Rod Stewart – Live Review – York Racecourse
Rod Stewart – Live Review
York Racecourse, June 2019
by Steve Crabtree – @stevecrab
Without any of us knowing it, my mum and dad got me into Rod Stewart when I was very young. My mum especially so, being a big fan of his since the late 60s and regularly playing his records. Or singing his stuff, much to my youthful dismay!
But as I grew up, I loved his music. I’ve been to Germany, Leeds and Hull to see him – each time being overwhelmed his style, and the show gives an audience. So when I heard he was coming to York, there was no way I was going to pass up on this one. And my mum was the only person who I wanted to take. To, what I found out on the way down the A64, was her first ever concert.
As we arrived at York Racecourse, thousands were descending on the venue in their droves. It was carry-your-jacket kind of weather, and a nice early summer evening. The levels of excitement and atmosphere in the bar and food areas were strong. And as we ventured to our seats, an imposing high stage greeted us. Everyone was in great spirits, and eager for a bit of the Rodfather.
It got to 8:30pm and the main man came on stage to a rapturous ovation. He launched straight in to ‘Infatuation’ – and the audience leapt to their feet. And we didn’t sit down again for the next two and a quarter hours. ‘Young Turks’ and ‘You Wear It Well’ followed and we knew we were going to be in for an evening of hit after hit.
You’ll never believe Rod Stewart is 74 years old. After nearly 60 years in the business you could be forgiven if he came on stage, said hello to left and hello to the right, and churned out a few token songs to please a few people. But he wouldn’t have stood the test of time if that was in his psyche. Instead he moves around the stage like he always has done and his voice is as good as it’s ever been. A world-class AV set up complements him, and in between songs he’s got the anecdotes, the jokes and the patter to make his concerts stand above and beyond others. He continues to be one of the best showmen in show business.
“Sounded so good”
Tonight we’ve got lots of energy going on, and for years now Rod Stewart’s had pretty much the same backing band. And you can see why he puts so much faith in them. There’s a brilliant chemistry up on that stage, and the way they clearly enjoy themselves is infectious to everyone watching. ‘Maggie May’ came in to the set a third of the way through the 24 songs. It sounded so good, as did Rod, and everyone in the crowd joined him in wishing they’d never seen Maggie’s face.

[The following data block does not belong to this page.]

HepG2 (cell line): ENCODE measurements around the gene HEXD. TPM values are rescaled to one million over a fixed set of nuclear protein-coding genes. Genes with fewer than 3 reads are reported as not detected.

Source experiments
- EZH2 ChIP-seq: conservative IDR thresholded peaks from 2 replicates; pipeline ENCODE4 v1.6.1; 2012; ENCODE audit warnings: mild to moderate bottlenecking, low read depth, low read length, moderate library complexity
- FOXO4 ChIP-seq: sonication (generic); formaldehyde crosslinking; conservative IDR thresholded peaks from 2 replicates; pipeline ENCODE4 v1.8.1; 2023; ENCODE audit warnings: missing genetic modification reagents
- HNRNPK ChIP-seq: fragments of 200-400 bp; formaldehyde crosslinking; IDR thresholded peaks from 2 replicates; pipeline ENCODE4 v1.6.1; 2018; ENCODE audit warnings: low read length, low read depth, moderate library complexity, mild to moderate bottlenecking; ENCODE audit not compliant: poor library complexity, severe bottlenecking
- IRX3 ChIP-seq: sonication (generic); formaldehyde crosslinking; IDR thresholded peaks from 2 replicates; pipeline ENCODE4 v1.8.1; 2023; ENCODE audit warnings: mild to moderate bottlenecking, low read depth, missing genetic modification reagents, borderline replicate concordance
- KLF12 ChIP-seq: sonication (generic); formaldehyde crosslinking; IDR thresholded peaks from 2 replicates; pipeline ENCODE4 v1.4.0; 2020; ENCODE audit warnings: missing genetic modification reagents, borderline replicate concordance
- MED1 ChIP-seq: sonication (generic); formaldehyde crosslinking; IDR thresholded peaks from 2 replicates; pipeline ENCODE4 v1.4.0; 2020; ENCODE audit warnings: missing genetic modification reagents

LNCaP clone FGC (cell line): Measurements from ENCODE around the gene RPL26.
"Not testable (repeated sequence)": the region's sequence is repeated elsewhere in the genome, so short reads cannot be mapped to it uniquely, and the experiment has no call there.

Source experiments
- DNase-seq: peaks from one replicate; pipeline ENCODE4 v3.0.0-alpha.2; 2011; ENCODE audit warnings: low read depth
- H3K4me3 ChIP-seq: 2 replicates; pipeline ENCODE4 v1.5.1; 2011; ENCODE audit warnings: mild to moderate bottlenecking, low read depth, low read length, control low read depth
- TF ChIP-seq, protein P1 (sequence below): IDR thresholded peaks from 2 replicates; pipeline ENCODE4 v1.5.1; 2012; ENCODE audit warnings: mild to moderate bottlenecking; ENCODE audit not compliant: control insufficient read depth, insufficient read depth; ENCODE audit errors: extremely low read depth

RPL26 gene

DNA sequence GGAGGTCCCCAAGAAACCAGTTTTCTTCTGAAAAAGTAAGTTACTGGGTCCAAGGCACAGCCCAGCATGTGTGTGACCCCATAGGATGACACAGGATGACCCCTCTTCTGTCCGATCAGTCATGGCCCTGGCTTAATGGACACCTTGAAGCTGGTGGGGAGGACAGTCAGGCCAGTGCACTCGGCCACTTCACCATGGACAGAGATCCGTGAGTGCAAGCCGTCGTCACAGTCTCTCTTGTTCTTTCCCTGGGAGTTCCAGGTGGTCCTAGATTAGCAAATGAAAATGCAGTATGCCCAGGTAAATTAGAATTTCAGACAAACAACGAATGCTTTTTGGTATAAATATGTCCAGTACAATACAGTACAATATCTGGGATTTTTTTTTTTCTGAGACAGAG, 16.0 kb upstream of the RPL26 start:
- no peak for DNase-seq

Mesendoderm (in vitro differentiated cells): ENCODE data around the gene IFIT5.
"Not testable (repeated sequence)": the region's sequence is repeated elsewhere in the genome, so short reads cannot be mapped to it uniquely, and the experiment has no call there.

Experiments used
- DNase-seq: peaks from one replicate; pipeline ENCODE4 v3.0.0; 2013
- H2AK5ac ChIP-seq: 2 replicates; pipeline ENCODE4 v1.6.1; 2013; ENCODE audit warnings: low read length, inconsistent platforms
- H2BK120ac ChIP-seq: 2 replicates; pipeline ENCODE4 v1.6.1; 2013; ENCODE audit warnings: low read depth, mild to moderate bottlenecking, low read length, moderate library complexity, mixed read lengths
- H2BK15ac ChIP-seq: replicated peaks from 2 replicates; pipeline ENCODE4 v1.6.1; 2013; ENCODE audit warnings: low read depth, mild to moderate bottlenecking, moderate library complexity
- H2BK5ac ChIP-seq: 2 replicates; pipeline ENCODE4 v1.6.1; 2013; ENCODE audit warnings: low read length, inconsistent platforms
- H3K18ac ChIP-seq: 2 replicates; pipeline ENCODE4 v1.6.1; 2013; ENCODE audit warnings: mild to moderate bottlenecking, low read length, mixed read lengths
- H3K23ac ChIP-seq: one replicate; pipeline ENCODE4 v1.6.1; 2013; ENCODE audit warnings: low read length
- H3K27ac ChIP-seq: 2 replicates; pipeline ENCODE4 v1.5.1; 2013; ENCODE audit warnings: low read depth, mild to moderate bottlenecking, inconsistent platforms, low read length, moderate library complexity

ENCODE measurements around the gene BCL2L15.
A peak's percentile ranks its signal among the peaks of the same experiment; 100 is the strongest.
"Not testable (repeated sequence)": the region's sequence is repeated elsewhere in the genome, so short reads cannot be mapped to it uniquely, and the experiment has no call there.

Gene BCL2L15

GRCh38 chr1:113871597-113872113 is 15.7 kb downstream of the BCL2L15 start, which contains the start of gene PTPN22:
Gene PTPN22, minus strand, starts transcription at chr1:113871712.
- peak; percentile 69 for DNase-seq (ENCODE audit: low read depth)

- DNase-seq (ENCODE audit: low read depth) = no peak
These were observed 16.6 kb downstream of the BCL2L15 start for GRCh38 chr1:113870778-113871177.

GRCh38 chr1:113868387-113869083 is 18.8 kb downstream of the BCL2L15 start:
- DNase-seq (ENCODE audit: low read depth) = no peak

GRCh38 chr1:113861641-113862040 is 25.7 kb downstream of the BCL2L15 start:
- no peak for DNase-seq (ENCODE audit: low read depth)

‘The Killing Of Georgie (Part I and II)’ was preceded with a profound introduction from Stewart. A tribute to a friend who was killed in the 70s, Rod highlighted the banning of the tune for using the word gay in the lyrics. How times have changed. But the irony of that against the subject of the song was, sadly, a sign of the times.
The tunes kept firing out though, and halfway through the concert Rod Stewart and his band took a seat, and gave us a selection of slower tunes. A stripped down five songs included ‘Every Beat Of My Heart’, ‘The First Cut is the Deepest’ and ‘Have I told You Lately’.
I don’t think there was one mouth not singing along to these. Or indeed for most of the show, and time was passing so quickly. There was a lovely dedication of ‘Rhythm Of My Heart’ to the 75th anniversary of the Normandy Landings too.
We’d also been treated to one of the tunes off Rod Stewart‘s new album Blood Red Roses. It was my first listen to the fast-tempo ‘There’s A Hole In My Heart’ and it went down well. A typical Stewart-esque later-life tune
But all of a sudden we’d got to 10:20pm, and we were in to the final leg of the setlist. It wouldn’t be Rod Stewart gig without ‘Sailing’ and ‘Do Ya Think I’m Sexy’ playing out towards the end. The latter is my favourite Rod Stewart song. The live version is better than the recorded one and tonight’s rendition is no different – and by this point we were well into nightfall. The light show had come into its own and it was disco time. We were all having a dance.
We were given a two-song encore, and Rod stuck with the disco flavour with ‘Baby Jane’. Another tune you want him to play (and one that’ll always make the setlist). And to bring the show to a close, he covered Hambone Willie Newbern’s ‘Rollin’ and Tumblin”.
As he said goodnight, a stunning firework display lit up the York sky, and the 30,000 fans packed into the York Racecourse made their way home.
My mum’s first gig had been a resounding success and Rod Stewart definitely delivered as he does without fail. There’s no stopping the man anytime soon, he’ll perform forever. I don’t know how he does it at his age, but he does.
Another brilliant show from Rod Stewart, and if the rest of the tour is this good, hundreds of thousands of people are in for a treat.